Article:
The main characters in Avatar: The Last Airbender are defined not just by loss, but large, soul-destroying personal traumas. Aang, the main character, may be pretty giddy about bending all four elements, but he has to deal with waking up a hundred years after the genocide of his people. His issues of cultural displacement are revisited throughout the series. Zuko, the antihero and Aang’s initial antagonist, may be a prince, but he must face being abandoned by his mother and tormented by his father, the Fire Lord.
The Legend of Korra takes a different route with its protagonist. Set seventy-five years after the first series, Korra is a powerful and enthusiastic Avatar born and raised with every advantage. She doesn’t have a large trauma in her background, at least not one as big as death or abandonment.
It’s established that Korra has led a sheltered life, one largely friendless due to her Avatar training but buoyed by supportive, loving parents and single-minded teachers.
What she loses during the first season of LoK as she tries to save Republic City from Amon is not culture, parental support, or identity, but confidence. Korra’s growth as a character isn’t measured by what she can come to terms with in her past but what she builds in her present.
This leads to much more subtle character building. Korra’s the protagonist, sure, but she has to learn how to be “good” and what the Avatar role means to her. Her teachers have taught her a certain perception of herself. The antagonist in the first season may be Amon, a masked assailant rallying all the anti-benders in the city, but Korra’s biggest obstacle is herself.
I think this is the root of why the sequel series has such a different feel for fans. Aang, in his first season, fights to find his place in the world, specifically in “The Siege of the North” Parts 1 and 2, where he ends up going into the Avatar state to protect the Northern Water Tribe. In these episodes, Zuko fights to capture the Avatar only to hit a personal crisis when he does, realizing this may not be what he wants after all.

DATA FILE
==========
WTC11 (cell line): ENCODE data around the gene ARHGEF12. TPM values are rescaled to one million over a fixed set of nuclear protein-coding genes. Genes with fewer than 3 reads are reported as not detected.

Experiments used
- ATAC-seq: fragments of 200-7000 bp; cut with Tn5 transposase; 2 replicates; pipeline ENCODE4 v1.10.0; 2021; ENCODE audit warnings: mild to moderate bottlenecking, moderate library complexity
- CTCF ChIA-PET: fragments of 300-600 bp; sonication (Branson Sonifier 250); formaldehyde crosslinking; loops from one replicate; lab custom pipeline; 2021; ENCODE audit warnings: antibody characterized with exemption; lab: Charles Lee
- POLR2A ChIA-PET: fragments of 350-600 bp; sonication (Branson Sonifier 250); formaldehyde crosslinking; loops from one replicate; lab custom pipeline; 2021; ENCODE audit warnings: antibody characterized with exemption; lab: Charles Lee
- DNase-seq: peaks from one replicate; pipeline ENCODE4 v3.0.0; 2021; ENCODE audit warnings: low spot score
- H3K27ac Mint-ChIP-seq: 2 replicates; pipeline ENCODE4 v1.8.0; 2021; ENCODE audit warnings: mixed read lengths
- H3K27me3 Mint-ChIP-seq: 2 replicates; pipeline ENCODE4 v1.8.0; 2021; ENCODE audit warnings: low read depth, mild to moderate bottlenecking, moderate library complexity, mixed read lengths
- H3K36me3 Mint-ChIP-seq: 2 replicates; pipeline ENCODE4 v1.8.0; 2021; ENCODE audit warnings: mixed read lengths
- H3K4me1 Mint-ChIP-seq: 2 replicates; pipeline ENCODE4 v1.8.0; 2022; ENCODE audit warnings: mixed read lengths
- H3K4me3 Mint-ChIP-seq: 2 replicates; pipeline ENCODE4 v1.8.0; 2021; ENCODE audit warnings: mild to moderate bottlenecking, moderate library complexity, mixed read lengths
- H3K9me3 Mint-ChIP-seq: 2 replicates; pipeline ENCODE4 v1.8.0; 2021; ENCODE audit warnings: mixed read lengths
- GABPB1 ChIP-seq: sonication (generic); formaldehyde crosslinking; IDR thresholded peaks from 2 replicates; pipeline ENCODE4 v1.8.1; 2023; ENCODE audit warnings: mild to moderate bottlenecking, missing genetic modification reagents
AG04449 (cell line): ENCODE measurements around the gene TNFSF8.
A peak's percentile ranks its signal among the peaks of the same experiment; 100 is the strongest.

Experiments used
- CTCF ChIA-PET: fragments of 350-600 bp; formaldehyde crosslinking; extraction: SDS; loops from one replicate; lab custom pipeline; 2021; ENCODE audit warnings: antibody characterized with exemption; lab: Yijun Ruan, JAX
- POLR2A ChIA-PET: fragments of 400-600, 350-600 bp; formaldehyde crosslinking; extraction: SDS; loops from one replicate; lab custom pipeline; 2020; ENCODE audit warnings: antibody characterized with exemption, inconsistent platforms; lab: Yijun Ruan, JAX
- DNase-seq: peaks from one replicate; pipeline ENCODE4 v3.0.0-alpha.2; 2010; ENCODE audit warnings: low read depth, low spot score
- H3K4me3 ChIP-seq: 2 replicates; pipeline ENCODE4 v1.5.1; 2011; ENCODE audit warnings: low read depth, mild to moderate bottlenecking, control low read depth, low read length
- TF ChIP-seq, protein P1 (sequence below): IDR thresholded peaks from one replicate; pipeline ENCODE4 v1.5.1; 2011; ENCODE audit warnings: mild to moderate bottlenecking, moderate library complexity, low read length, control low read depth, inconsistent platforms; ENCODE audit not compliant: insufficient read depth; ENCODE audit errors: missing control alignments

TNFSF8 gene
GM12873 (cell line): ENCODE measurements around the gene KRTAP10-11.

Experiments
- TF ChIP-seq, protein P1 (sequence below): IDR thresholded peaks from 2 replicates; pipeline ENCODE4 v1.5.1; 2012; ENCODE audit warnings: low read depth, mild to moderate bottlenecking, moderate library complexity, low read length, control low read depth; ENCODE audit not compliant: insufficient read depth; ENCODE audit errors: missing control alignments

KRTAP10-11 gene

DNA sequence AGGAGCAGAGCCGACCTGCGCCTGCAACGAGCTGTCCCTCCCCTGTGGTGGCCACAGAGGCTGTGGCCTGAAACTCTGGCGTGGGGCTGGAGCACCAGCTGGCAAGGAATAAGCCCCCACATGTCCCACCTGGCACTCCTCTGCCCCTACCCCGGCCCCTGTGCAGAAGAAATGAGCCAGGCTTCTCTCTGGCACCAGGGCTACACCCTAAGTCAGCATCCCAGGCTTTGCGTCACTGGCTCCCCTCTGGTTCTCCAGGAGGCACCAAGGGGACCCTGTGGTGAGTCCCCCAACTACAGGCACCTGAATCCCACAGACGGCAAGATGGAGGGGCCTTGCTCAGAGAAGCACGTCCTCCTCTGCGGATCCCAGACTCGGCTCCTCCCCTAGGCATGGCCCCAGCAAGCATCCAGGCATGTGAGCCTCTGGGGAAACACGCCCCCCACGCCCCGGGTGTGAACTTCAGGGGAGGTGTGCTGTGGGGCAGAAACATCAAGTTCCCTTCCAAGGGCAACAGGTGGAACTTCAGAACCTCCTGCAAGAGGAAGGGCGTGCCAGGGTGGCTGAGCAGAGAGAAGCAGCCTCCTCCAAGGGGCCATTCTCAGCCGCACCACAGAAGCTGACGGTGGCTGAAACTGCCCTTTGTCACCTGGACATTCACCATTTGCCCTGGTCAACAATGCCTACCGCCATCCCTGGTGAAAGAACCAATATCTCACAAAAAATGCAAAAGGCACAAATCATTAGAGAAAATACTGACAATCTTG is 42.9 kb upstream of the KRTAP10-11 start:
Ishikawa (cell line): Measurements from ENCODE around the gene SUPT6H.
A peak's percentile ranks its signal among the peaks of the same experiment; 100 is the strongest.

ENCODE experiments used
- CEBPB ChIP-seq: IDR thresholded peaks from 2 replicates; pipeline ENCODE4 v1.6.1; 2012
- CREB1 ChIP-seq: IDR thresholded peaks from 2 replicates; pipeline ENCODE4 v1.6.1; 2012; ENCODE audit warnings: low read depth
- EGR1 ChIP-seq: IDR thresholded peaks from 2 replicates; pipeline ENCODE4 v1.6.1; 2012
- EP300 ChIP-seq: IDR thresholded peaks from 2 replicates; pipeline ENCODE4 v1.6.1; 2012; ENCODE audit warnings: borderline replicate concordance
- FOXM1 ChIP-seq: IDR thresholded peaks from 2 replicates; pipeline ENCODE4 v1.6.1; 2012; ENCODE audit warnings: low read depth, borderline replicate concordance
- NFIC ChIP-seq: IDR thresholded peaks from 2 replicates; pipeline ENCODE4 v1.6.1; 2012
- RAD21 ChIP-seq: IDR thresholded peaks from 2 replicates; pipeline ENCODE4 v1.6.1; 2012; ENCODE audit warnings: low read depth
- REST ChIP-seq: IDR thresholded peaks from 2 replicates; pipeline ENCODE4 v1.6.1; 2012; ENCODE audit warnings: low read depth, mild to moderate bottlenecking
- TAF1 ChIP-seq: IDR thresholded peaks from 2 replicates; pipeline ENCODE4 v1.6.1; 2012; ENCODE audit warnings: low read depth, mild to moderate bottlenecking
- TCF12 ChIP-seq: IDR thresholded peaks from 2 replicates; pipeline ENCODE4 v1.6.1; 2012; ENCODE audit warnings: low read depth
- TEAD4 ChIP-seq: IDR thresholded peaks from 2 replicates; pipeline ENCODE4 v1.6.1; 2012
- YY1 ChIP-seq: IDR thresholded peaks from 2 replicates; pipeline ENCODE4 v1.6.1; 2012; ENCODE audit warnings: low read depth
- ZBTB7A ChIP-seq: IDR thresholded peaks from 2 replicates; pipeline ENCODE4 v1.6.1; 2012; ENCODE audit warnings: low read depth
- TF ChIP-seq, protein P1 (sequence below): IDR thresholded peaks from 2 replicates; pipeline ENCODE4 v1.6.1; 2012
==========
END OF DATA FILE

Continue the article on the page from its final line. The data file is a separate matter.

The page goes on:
Korra, in her first season, just wants to be who she thinks she is in the first place:
the powerful Avatar. She suffers losses before the first season finale, true, but what she loses — her love interest, Mako, and three of her four bending powers — are restored quickly in the finale. Her world may be grimmer and grittier, what with Amon eventually becoming a full-blown terrorist, but in some ways, the character stakes feel lower.
This isn’t necessarily a bad thing. Aang and Zuko’s tragedies make it easy for the audience of A:TLA to sympathize with them. Yes, The Last Airbender may have a lot of shades of gray, but it’s never a question who the audience is meant to root for. As the audience, you are with Aang as soon as Katara alludes to there being “no more airbenders” in the first episode, “The Boy in the Iceberg.” When Zuko’s abuse at the hands of his father is revealed in “The Storm,” we see his frustration and hatred of the Avatar are born from his wish to gain acceptance from his father.
Korra’s desires are less complex because she appears to only want to do good in the role that’s been given to her from birth (“Welcome to Republic City”), but it’s more difficult to see if she’s always in the right when pursuing this goal. Her lack of a background tragedy makes her more complicated as a character, changing her from someone who’s 100% sympathetic to someone more fallible and human. She’s extraordinary in what she pushes herself to achieve, not what she’s risen above.